By Poonam I Kaushish
The sordid saga of dreaded gangster Vikas Dubey of Kanpur with over 60 cases to his name came to a grisly end Friday when he was shot dead in an ‘encounter’ with the police trying to escape enroute from Ujjain to Kanpur. A tale of an ambush wherein 8 policemen were killed to an encounter which culminated in his killing in eight days!
Only someone dimwitted lacking common sense would believe that Dubey was killed by police in ‘self-defence’ as he fired at them trying to flee. This explanation is so ludicrous and hackneyed it raises more question than answers. How did he get past Delhi, Haryana and Rajasthan’s sealed borders and police who were on his lookout? Was his surrender staged? Why wasn’t he handcuffed? What explains his audacity to kill eight policemen on duty?
Importantly, was the ‘encounter’ to save political ‘big fishes’? Was his killing a conspiracy to destroy evidence linking him to certain Parties and politicians? Who wanted their secrets to be buried with Dubey? Why haven’t his call records been made public? How does one explain the car discrepancy, one crossing a toll booth near Kanpur and another with the gangster overturning on the highway? Why were media stopped by the police minutes before the encounter?
Undoubtedly, nobody is willing to speak about his crimes and the leaders who protected him. While some suggest that Dubey knew too much about the men in khadi and khaki and he had to be liquidated for those dirty secrets to remain masked. This is corroborated by slain DSP’s March letter to Kanpur SSP warning about this nexus and the gangster’s mole within.
Others aver it was a Brahmin-Thakur tussle for caste hegemony in the State headed by ‘Thakur’ Yogi Adityanath wherein he was considered the Robinhood who held an over 1 lakh Brahmin vote bank in several constituencies in Kanpur.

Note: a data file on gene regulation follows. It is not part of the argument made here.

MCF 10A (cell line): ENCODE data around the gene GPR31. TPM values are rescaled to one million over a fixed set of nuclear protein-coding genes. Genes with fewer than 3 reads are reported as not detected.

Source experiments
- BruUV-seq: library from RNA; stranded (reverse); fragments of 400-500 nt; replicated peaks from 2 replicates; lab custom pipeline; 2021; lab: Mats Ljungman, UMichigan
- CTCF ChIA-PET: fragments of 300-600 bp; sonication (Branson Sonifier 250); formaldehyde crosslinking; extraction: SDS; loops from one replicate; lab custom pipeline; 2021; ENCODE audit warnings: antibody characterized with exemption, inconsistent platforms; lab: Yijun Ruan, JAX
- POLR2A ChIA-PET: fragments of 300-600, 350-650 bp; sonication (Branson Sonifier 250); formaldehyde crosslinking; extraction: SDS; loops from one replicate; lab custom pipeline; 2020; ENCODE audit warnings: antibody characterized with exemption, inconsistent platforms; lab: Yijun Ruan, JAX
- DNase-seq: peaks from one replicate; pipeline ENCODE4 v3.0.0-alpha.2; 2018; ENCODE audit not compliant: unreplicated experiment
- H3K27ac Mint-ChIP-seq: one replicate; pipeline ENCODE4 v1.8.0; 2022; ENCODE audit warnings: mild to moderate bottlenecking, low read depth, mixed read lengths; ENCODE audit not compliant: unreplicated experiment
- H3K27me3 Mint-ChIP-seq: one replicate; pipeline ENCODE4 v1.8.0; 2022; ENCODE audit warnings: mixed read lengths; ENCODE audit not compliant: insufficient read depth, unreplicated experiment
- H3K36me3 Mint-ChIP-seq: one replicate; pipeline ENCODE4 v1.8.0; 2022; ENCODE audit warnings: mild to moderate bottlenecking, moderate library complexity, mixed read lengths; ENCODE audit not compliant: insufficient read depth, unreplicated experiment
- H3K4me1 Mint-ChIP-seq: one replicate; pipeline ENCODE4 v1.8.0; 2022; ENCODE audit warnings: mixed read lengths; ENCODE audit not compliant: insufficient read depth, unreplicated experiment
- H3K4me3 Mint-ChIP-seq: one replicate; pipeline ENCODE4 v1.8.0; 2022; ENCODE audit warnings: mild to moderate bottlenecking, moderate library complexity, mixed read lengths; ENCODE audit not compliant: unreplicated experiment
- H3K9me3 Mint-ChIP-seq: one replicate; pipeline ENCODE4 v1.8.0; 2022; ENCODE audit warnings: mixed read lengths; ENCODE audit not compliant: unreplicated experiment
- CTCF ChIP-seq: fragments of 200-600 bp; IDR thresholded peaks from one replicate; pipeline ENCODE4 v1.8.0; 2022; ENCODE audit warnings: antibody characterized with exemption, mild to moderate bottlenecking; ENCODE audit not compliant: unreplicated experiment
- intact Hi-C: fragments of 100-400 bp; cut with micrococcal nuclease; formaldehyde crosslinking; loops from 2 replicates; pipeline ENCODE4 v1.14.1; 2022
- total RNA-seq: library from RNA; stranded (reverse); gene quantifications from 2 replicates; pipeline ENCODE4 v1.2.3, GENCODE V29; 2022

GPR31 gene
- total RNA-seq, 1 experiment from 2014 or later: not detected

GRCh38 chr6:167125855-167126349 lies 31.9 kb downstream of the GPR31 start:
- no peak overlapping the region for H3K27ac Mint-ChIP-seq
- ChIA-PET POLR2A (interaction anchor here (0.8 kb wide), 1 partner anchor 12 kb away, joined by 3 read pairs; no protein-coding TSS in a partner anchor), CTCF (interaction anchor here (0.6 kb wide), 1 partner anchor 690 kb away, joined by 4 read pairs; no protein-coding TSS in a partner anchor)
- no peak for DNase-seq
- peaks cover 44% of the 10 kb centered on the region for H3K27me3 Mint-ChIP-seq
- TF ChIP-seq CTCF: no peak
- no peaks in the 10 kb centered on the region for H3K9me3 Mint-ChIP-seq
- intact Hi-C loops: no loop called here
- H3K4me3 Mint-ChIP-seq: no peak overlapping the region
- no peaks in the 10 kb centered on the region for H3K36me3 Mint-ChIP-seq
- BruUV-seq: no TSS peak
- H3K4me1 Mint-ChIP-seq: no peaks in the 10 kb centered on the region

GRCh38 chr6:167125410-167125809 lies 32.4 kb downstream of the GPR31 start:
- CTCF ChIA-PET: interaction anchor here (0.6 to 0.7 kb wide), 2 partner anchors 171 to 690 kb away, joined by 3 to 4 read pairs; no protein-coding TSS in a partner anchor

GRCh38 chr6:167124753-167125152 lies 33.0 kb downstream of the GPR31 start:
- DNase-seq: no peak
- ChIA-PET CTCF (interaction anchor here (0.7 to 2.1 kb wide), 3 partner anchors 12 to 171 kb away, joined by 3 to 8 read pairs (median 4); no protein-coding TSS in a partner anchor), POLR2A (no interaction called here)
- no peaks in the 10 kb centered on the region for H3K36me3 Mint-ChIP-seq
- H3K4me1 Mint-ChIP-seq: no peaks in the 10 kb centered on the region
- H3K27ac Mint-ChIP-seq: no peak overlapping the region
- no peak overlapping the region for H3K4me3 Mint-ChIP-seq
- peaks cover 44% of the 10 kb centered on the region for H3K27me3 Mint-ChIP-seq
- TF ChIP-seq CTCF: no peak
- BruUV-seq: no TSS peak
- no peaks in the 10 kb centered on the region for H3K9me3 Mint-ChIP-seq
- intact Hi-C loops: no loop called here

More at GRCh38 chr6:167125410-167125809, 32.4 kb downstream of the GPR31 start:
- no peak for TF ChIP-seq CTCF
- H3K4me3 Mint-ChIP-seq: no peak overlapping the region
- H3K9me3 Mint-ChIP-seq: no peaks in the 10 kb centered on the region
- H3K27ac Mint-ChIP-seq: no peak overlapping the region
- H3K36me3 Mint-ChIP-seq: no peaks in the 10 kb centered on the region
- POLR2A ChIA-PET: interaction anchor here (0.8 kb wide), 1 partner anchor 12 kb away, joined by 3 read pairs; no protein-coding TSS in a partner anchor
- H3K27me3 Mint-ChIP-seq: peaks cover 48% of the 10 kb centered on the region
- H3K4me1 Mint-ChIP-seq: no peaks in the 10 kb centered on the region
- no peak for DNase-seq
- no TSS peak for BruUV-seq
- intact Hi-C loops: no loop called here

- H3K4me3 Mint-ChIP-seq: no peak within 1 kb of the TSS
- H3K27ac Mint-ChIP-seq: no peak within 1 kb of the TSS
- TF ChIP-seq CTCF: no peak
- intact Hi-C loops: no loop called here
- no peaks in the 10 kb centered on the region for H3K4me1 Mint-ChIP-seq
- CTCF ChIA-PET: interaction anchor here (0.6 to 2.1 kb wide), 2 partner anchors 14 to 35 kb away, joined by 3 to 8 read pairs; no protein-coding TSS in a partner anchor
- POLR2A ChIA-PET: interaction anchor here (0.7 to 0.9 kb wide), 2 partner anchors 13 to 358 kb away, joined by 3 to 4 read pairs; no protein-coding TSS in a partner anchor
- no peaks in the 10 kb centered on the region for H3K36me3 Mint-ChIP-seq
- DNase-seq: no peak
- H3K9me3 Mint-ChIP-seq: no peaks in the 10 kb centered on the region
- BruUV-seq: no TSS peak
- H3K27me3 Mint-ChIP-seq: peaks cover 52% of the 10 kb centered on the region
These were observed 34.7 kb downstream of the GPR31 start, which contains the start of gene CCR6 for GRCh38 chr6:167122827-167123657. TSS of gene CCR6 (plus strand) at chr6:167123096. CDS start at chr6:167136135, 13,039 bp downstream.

Think. Dubey has been controlling his village Bikru’s panchayat for over 18 years first as head followed by family members as members. His wife is a member of the Samajwadi Party. He has been photographed with politicians and top Government officers. In a 1990 murder case, all witnesses, most of them police personnel, turned hostile. Ditto in 2001 when he was acquitted for killing a BJP State Minister in front of two dozen policemen, strangely the BJP Government did not appeal the verdict.
In 2006 with 50 cases against him he was released on bail. He was arrested in 2017 for murder but was set free in 2019 due to no witnesses. Oddly, his name does not figure in the STF list of over 30 top criminals in the State list or the top 10 in the district even though he has criminal cases registered against his name.
He gained his dabang political stature in 2001 under BSP patronage, followed by the Samajwadi in 2012 and was presently reportedly rooted to the BJP and was readying to fight the next Assembly polls in 2022.
Clearly, the Dubey case has all the markings of a corrosive political culture and the troubling inter-linkages between politicians, criminals and policemen which is an integral part of UP and Bihar’s political landscape. Of Bahubalis who have the brawn and financial muscle to “deliver” to their political mai baaps across Party lines in lieu of patronage and protection. Many like Maharashtra Arun Gawli become MLA’s and boast of their “bullet proof” jacket.
Thanks to a weak police and legal system which ensures that mafia-turned netagan get away with murder. They rule by law: use force with impunity, collect protection money, settle disputes unlike the State bogged down in legal wrangles and use loads of money to muscle out honest candidates. A milieu of jo jeeta woh sikander, a vicious circle of you scratch my back, I scratch yours!